On Wednesday, I will be administering a four-hour state-mandated final exam mostly for ninth-graders before heading downtown to help supervise my school’s graduation program.
On Wednesday, the Senate Standing Committee on Education will be discussing House Bill 657: Math Standard Course of Study Revisions, an attempt to legislate curriculum and take students and teachers back to the old way of learning math, even after the General Assembly-appointed commission to review the standards recommended more research before implementing another set of courses. Additionally, the Department of Public Instruction and the State Board of Education completed a standards revision process, including significant input from teachers, parents, district math specialists and higher education faculty to further refine and support integrated math courses.
As I look forward to graduation Wednesday, proud of all of these students’ accomplishments, I can’t help but think of everything they have been through during their four years of high school.
This cohort of graduates is linked to statewide peers in that they have been a part of a shift from the old way of teaching and learning math, to the new integrated approach. In 2013, N.C. transitioned students from Algebra I, II and Geometry to Math 1, 2, 3, an integrated course sequence designed to demonstrate the connection between major concepts of math, while also providing students with the opportunity to learn applicable skills for college and career readiness.
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The most notable accomplishment of this new structure is the development of statistics and probability throughout the courses, a strand most useful in our data-driven society. In the traditional sequence, only a few students were exposed to statistics in an elective course.
When N.C. schools implemented the new math sequence, we were not provided the necessary resources and training to do it effectively – the last time we had the money to buy new math textbooks for high school was 2004. However, our state’s teachers have worked tirelessly on crafting and revising a curriculum that makes sense for all of our students.
Schools are very different from when most of us were in them. The job market for our graduates has changed significantly. The skills needed to be successful and competitive for colleges have changed to require the application of several mathematical concepts at one time to solve real-world problems. This is why colleges and universities and the business community have supported the standards organized in an integrated approach.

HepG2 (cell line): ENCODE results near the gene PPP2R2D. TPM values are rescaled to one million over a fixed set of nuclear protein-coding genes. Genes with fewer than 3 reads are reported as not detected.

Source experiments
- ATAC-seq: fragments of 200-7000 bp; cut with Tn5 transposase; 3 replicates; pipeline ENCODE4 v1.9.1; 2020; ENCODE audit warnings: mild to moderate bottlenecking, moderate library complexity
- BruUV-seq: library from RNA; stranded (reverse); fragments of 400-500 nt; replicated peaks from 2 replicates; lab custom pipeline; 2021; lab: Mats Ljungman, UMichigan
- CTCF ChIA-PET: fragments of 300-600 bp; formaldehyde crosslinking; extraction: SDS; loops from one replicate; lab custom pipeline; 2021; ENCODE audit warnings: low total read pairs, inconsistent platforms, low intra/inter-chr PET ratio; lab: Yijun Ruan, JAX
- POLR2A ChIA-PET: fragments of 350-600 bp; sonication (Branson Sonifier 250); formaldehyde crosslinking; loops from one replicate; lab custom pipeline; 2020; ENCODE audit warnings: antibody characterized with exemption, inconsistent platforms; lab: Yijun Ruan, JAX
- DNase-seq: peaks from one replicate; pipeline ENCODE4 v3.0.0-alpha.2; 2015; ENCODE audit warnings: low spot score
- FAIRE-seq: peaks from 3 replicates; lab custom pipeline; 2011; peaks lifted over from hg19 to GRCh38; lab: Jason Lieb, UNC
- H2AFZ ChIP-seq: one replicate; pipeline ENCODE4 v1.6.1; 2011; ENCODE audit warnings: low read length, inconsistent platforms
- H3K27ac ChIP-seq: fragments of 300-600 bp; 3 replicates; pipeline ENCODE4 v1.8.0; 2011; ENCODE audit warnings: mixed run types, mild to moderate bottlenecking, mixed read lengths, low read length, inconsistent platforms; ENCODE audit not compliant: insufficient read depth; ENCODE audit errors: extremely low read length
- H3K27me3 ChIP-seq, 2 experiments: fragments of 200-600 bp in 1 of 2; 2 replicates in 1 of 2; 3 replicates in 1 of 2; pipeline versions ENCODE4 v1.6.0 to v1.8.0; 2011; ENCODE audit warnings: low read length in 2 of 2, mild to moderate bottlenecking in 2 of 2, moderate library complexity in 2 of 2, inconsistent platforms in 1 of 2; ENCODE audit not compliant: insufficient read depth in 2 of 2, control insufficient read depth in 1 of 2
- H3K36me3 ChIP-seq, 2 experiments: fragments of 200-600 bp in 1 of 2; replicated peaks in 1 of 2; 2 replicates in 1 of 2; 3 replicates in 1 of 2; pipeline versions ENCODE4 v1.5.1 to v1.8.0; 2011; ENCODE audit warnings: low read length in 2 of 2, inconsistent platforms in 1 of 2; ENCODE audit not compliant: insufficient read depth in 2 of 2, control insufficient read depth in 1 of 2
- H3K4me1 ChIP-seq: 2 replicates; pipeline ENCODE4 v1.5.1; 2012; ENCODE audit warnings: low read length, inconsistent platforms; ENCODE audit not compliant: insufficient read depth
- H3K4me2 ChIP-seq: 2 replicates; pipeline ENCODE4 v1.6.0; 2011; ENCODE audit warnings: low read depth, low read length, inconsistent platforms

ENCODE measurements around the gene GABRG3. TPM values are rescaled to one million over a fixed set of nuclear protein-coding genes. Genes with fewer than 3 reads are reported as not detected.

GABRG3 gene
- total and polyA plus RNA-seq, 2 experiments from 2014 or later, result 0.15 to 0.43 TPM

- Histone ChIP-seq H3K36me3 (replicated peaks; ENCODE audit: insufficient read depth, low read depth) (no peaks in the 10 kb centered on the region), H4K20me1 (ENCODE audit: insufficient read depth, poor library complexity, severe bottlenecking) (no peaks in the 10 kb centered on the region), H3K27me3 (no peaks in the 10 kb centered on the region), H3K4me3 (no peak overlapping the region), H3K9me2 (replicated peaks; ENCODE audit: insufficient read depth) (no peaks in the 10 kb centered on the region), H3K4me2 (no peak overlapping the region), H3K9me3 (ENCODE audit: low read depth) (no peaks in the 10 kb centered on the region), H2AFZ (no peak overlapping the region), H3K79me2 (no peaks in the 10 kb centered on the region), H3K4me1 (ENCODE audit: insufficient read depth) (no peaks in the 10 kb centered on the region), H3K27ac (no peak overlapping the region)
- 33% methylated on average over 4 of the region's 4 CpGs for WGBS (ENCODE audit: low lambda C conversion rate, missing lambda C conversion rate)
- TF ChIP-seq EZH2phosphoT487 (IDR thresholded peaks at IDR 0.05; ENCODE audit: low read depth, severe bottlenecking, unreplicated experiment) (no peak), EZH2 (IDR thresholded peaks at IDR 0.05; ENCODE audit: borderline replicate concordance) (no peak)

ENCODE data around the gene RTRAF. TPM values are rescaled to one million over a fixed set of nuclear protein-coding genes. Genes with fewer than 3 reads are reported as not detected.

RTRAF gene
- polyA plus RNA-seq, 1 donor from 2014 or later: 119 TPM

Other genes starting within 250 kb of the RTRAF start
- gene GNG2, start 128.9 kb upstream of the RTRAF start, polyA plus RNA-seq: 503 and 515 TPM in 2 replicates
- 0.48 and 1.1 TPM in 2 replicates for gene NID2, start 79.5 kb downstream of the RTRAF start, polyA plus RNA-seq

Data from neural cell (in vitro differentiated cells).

As lawmakers debate this retreat in math instruction, hoping for public input – on a Wednesday, during school hours, while many N.C. math teachers are administering a state test – I want to outline a few points to consider:
▪ We have an entire cohort of students learning in the integrated sequence, and adjustments have been made to higher level math courses to accommodate prerequisite material. Changing now would be detrimental to their learning and advancement in upper level courses.
▪ The majority of parents have just gotten used to the new curriculum and would be deeply troubled by yet another change in their child’s progress toward graduation.
▪ The bill also eliminates using Career and Technical Education courses as a fourth math credit for graduation. This option allows students who plan to enter a technical career the opportunity to begin specializing their education while still in high school.
▪ Teachers and administrators have worked for four years adjusting to the new curriculum. Reverting back would incite (another) chaotic four years in gathering quality resources and changing lesson plans for effective instruction. Many think we would be able to pick up the Algebra II book and start back like nothing ever happened, but we have seen the benefits of teaching using an integrated approach and would continue to make connections across algebra and geometry topics – because that is what is best for our students.
▪ Taxpayer money has been spent developing resources and implementing the integrated sequence. To waste those that money would be fiscally irresponsible. There would also be a need for more money to support another implementation process.
The last thing this next cohort of students needs is another “big change” to fix education. What all students, teachers and parents need is consistency and the time, resources and training for teachers to better help our students learn the mathematics they need to be successful in our complex, ever-changing world. We need our legislators to support us in this process – especially during an election year.
Trey Ferguson is a high school math teacher in Wake County, a Hope Street Group N.C. Teacher Voice Network Fellow and a N.C. Core Advocate with Student Achievement Partners.